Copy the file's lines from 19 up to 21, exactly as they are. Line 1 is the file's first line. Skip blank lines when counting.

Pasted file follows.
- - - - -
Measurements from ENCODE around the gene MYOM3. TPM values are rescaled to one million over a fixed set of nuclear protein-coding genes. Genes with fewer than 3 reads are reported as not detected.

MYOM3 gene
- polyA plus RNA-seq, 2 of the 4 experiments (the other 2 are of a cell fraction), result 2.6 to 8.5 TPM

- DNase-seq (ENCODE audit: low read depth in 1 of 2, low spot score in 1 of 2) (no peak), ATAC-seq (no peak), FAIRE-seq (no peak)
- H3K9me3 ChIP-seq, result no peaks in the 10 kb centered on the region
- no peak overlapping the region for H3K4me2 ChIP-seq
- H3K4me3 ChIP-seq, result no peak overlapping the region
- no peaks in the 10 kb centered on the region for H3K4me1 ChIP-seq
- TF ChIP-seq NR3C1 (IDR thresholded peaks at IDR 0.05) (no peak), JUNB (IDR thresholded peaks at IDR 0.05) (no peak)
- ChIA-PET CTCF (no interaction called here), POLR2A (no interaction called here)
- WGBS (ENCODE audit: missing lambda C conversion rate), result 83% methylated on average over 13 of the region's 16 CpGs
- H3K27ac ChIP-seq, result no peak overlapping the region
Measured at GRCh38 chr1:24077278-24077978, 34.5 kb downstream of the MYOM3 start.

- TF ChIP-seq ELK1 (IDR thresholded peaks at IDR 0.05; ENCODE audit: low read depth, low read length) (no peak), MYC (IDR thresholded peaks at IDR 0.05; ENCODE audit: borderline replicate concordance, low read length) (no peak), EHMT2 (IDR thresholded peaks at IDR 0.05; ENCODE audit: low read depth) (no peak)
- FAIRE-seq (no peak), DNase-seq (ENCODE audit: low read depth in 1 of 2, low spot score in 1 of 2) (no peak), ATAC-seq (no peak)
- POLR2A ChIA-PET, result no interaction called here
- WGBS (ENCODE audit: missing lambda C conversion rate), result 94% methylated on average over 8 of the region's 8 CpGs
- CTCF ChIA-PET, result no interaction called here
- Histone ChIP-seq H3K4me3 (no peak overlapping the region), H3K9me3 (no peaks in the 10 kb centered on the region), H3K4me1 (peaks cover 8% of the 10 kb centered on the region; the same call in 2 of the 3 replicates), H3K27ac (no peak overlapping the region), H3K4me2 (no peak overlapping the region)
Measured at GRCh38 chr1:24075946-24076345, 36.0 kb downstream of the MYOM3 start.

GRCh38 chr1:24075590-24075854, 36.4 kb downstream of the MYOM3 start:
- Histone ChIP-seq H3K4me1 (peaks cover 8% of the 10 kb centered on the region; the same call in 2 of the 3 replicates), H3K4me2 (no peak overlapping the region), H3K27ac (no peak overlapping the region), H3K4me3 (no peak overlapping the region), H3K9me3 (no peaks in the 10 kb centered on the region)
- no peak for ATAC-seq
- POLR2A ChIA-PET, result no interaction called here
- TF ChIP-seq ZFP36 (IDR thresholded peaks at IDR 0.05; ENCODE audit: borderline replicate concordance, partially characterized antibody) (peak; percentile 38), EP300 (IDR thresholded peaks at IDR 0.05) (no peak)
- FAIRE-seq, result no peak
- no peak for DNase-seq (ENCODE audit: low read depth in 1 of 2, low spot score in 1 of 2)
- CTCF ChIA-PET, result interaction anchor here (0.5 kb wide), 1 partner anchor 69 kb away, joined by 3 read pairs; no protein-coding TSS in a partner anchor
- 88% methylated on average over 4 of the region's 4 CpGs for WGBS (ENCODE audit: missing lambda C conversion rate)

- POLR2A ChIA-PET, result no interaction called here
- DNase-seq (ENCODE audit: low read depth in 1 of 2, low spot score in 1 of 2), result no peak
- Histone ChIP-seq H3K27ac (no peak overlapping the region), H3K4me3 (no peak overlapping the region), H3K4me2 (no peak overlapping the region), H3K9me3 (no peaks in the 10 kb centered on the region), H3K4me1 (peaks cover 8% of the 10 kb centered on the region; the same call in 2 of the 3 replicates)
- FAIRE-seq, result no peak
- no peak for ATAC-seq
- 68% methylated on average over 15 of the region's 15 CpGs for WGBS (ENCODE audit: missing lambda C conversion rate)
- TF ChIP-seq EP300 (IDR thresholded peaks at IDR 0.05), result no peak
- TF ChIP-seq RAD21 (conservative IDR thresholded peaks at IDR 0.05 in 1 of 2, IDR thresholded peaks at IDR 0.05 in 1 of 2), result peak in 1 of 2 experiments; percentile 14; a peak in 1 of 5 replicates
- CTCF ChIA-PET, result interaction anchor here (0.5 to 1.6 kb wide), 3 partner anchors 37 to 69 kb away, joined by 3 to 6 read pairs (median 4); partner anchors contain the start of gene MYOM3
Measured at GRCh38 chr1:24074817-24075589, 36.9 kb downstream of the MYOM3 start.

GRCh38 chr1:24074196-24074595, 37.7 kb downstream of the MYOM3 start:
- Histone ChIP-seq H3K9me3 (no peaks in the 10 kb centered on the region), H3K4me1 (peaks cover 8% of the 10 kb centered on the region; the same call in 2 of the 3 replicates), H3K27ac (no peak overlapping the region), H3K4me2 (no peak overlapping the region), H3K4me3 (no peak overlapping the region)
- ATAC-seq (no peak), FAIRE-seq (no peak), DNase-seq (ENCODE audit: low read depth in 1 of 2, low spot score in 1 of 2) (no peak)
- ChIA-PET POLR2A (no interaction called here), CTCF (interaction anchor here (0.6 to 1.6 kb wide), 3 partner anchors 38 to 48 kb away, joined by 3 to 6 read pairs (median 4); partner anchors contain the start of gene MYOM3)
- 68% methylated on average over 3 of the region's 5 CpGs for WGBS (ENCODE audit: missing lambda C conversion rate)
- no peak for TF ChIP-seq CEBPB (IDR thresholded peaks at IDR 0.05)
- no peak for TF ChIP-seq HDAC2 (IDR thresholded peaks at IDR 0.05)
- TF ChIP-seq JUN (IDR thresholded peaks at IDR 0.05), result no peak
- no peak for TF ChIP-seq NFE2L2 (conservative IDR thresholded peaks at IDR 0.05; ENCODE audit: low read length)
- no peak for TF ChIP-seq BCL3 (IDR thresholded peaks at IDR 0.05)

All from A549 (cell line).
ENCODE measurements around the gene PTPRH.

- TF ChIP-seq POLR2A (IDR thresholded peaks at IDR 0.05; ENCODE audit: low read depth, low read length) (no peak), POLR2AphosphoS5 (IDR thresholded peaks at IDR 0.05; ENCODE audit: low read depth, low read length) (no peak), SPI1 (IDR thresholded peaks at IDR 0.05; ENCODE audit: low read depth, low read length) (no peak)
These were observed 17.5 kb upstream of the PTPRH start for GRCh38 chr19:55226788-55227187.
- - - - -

- Histone ChIP-seq H3K4me3 (no peak overlapping the region), H3K9me3 (no peaks in the 10 kb centered on the region), H3K4me1 (peaks cover 8% of the 10 kb centered on the region; the same call in 2 of the 3 replicates), H3K27ac (no peak overlapping the region), H3K4me2 (no peak overlapping the region)
Measured at GRCh38 chr1:24075946-24076345, 36.0 kb downstream of the MYOM3 start.

GRCh38 chr1:24075590-24075854, 36.4 kb downstream of the MYOM3 start: